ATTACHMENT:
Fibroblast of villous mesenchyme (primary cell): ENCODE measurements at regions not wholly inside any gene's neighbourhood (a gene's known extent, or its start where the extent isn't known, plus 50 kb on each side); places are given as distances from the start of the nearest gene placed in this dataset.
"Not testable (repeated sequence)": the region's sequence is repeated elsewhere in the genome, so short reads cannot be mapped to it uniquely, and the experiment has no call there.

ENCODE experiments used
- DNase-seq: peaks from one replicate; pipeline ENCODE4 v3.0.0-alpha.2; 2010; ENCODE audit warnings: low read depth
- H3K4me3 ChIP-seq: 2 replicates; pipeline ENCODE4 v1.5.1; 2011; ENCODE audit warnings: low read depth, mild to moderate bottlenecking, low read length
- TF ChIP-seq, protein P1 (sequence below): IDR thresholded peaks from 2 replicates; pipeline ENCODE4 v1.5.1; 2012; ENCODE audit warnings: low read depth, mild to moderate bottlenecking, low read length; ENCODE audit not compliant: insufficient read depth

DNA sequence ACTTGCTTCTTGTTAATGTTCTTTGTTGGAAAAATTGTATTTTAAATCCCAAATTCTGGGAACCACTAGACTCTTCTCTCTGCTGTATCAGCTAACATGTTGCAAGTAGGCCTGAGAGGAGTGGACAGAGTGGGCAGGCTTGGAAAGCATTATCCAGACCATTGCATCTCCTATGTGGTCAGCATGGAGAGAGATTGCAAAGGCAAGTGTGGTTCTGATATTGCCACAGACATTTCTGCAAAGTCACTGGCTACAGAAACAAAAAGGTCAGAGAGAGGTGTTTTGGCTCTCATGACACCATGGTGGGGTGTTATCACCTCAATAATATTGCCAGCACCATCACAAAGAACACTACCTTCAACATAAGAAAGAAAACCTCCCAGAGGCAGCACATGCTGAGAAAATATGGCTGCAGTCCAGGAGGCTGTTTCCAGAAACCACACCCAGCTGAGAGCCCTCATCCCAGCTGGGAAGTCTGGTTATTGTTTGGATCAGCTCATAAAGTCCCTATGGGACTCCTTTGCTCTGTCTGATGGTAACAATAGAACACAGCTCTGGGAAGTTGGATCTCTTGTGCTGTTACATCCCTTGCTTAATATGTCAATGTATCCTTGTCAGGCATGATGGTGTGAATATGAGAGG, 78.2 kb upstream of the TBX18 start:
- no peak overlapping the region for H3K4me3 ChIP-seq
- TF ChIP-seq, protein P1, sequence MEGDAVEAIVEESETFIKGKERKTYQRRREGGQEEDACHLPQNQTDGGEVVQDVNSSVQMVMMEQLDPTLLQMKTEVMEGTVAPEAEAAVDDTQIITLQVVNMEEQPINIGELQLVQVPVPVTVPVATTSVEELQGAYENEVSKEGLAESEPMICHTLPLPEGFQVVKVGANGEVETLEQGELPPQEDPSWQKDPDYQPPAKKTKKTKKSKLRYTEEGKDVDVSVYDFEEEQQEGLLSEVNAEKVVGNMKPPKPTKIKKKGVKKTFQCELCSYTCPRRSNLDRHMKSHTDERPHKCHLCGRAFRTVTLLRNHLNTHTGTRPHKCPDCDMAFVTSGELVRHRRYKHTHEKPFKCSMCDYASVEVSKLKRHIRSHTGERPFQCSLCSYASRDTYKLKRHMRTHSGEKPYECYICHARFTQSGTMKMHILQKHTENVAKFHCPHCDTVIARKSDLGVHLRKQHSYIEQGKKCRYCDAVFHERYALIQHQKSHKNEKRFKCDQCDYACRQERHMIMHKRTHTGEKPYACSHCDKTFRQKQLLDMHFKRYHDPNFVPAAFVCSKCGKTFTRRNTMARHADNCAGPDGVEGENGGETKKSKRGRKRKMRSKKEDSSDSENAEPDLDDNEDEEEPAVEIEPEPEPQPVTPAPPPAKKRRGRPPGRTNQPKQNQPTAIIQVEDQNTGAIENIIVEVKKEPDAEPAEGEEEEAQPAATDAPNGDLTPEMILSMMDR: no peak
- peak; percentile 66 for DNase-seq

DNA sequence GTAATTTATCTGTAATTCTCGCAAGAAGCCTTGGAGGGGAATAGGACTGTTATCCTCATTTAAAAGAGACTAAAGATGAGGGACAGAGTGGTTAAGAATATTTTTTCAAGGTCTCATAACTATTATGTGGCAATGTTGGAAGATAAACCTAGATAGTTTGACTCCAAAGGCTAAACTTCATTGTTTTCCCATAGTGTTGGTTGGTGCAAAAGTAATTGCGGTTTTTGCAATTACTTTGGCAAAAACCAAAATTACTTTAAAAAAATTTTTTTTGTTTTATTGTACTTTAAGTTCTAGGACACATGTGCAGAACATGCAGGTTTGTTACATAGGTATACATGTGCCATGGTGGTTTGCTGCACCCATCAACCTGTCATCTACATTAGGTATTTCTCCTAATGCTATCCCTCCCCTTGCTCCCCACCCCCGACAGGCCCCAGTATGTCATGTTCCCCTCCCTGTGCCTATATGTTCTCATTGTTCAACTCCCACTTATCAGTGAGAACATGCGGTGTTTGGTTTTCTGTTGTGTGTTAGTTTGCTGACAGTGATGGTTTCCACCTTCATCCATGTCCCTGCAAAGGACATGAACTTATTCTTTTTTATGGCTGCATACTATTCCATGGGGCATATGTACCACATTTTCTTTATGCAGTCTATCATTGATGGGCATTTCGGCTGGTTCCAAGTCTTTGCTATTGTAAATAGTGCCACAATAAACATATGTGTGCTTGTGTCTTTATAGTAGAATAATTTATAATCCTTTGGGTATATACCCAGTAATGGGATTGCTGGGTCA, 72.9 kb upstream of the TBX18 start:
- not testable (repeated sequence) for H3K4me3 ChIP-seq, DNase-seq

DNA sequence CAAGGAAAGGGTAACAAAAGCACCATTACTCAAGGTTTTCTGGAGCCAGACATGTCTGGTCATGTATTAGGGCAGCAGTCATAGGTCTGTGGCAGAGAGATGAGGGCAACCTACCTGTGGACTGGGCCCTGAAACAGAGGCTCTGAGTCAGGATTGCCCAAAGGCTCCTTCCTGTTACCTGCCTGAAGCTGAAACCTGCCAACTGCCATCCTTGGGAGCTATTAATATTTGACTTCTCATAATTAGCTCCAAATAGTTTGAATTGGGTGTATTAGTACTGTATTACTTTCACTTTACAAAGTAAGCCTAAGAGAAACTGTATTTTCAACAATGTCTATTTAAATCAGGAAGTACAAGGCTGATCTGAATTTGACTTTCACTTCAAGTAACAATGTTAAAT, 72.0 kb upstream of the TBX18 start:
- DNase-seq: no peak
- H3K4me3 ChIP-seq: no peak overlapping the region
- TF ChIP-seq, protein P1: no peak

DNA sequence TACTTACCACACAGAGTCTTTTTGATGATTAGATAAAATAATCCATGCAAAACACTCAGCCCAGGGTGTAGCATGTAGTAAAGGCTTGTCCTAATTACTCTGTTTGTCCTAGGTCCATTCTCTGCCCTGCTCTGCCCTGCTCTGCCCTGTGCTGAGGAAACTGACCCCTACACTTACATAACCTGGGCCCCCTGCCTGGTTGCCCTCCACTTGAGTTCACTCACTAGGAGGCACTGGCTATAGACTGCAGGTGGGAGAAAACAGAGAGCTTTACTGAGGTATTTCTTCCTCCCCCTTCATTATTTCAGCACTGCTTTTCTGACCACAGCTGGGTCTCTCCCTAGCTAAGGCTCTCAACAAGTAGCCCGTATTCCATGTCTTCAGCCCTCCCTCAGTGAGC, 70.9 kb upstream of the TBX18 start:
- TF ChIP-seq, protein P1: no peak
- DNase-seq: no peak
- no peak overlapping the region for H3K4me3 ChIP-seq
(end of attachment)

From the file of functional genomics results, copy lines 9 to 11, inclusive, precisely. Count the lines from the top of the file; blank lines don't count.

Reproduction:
- TF ChIP-seq, protein P1, sequence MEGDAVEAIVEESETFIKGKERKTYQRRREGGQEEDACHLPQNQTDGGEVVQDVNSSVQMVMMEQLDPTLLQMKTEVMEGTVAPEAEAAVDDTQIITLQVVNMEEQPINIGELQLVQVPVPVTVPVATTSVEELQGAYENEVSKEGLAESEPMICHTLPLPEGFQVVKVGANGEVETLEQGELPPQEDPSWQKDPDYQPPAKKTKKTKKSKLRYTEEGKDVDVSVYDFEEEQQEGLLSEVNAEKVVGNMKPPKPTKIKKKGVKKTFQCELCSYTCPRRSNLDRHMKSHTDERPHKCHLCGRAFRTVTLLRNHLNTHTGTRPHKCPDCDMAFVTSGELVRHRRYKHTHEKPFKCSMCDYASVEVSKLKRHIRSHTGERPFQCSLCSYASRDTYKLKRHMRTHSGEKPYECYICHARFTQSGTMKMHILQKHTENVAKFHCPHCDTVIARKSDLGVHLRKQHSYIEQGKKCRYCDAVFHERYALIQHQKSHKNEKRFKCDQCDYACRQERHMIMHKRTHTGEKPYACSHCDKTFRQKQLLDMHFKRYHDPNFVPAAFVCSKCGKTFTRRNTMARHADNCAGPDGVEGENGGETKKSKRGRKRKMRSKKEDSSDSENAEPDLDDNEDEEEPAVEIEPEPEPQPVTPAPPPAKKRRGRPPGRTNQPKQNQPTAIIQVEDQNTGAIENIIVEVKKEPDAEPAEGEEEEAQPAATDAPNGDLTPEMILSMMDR: no peak
- peak; percentile 66 for DNase-seq

DNA sequence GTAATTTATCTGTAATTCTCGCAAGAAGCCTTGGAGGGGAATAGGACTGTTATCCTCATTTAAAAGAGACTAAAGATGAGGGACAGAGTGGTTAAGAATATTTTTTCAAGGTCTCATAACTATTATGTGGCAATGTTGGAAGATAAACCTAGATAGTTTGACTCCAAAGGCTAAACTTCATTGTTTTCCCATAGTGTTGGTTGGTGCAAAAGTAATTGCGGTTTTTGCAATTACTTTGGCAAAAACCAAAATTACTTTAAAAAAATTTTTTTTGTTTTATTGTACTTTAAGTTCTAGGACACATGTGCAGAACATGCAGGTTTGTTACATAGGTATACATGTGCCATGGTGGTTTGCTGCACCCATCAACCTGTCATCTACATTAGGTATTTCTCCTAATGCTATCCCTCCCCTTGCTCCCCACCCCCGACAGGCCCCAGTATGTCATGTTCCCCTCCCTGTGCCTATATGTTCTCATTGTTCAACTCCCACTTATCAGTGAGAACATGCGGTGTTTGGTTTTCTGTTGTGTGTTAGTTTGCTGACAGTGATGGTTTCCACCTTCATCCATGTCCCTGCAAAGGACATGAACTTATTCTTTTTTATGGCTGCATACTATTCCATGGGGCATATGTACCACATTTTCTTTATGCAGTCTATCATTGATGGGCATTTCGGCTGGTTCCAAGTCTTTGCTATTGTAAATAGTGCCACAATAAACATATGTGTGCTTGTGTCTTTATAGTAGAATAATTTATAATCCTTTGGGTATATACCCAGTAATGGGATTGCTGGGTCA, 72.9 kb upstream of the TBX18 start: